2018-07-12 / Nature

Damselflies, Jewels of Nature

By Charles Avenengo


An ebony jewelwing damselfly found at Lawton Valley, Portsmouth. (Photo by Charles Avenengo) An ebony jewelwing damselfly found at Lawton Valley, Portsmouth. (Photo by Charles Avenengo) Dragonflies have long fascinated humans. They are exceptionally charismatic and colorful. Few groups of animals are as iconic as the iridescent-winged insects, commonly found in art, jewelry, tattoos, and general bric-a-brac.

Additionally, dragonflies have some of the most spectacular and evocative names in nature, such as sparkling jewelwing, fluttering sapphire, coppery emerald, variable dancer, sphagnum sprite, elfin skimmer, and the most spectral of all: the stygian shadowdragon.

In recent years, in addition to their iconic status, dragonflies have become popular with birdwatchers and other nature-lovers. Dragonflies match birds in flight, color, and because they are daytime flyers, they are easy to observe and relatively simple to photograph.

Many birdwatchers branch out to study other forms of nature, especially those that fly, once they learn their birds. Generally, the first group to garner attention are butterflies. Then come the dragonflies.

In Rhode Island, the initial surge to investigate dragonflies occurred about 20-years ago. At that time, the collective knowledge of the state’s dragonflies was limited. However, this knowledge was expanded by the publication of a number of field guides devoted to their identification. Soon naturalists were reporting their sightings of dragonflies as well as birds.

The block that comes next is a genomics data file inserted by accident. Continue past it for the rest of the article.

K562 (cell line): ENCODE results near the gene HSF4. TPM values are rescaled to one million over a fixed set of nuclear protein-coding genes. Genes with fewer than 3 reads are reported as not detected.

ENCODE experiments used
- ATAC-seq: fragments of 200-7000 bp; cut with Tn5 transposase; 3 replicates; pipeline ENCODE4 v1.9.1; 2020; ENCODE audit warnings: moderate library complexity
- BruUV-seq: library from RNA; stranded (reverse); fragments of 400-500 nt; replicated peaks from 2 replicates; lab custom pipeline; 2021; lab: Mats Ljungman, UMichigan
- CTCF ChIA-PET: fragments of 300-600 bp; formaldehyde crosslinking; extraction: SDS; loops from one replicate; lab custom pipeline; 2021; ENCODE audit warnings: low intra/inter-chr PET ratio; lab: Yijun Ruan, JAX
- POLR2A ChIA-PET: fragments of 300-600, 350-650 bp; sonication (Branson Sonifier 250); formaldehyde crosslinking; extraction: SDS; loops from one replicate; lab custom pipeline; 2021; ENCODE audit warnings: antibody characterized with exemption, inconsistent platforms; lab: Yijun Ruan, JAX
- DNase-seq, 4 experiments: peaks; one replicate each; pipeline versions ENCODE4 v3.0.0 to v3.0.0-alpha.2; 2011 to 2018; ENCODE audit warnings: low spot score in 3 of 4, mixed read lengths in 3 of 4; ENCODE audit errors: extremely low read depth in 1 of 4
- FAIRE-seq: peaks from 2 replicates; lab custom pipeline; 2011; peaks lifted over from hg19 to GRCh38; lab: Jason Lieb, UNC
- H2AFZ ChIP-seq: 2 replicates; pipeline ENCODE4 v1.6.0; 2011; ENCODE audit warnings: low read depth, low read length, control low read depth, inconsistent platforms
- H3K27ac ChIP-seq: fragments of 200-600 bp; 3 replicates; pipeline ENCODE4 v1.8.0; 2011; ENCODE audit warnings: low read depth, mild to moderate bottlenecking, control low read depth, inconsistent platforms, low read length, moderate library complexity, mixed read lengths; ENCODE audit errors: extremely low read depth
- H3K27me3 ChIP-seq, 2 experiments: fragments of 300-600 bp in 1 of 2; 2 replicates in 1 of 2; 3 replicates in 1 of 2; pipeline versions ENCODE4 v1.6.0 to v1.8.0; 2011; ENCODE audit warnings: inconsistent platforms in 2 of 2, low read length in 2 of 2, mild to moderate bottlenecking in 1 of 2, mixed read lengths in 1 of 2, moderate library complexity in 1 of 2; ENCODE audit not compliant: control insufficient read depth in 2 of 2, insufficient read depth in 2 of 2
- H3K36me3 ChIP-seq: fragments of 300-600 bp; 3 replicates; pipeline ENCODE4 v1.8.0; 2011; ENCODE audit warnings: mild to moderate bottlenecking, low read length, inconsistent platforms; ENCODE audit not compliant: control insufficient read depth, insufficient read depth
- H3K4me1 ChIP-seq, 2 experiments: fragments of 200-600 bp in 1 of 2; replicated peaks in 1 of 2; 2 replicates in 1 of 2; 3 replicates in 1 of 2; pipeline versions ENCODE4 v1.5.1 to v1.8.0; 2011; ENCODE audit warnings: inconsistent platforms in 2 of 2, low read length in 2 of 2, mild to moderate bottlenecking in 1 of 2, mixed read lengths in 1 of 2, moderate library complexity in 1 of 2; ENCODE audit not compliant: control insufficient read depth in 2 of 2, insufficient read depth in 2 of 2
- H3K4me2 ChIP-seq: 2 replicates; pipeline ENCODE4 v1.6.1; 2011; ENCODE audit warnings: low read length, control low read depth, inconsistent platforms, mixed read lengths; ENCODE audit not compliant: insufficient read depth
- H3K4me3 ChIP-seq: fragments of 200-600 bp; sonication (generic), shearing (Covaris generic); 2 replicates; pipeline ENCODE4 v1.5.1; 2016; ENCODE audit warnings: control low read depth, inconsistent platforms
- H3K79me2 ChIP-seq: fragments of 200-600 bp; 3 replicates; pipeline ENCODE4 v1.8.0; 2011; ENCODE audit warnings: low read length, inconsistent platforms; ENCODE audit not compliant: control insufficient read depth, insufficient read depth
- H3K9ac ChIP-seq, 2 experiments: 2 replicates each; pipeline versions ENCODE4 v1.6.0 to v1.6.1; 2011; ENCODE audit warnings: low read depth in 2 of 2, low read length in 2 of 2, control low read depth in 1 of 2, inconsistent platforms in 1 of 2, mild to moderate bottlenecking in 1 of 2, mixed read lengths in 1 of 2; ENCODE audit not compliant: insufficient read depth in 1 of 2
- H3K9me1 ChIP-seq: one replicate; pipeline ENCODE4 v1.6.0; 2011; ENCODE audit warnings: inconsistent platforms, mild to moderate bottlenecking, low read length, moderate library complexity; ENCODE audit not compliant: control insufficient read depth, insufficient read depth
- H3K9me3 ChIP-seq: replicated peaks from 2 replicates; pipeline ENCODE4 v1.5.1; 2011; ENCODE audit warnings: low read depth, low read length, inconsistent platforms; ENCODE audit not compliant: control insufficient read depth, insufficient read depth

Collectively, the taxonomic order of dragonflies is called by its scientific name, odonata, which comes from the Greek “odonto,” meaning “the tooth ones,” referring to the strong teeth found on adult mandibles. Odonates are divided into two subgroups, dragonflies proper and damselflies. Often, both groups are referred to as dragonflies.

To tell the two types apart, the general rule is that dragonflies are larger and strong fliers while damselflies are smaller and weak flyers. Additionally, when at rest, dragonflies open their wings while damselflies generally close theirs. Dragonflies have thick bodies, while damselflies have thin bodies.

In Rhode Island, a study was conducted between 1998 and 2004 to determine the presence of odonates in the state. A total of 138 species was recorded, which included 91 species of dragonflies and 47 species of damselflies.

And while dragonflies receive most of the attention, once detected, the delicate damselflies are everywhere. The problem is that they are often difficult to observe and it takes a shift in focus to become aware of their presence. Essentially, the trick is to look in low places. A good area to investigate is at the edge of a weedy field where they are invariably present, especially near water.

At first, because of their unassuming habits and small size, most are only an inch or so in length, barely perceptible. However, as they fly knee-high from one perch to another, they come into focus. Fortunately, once flushed, they don’t fly very far away, offering an extended opportunity to study them.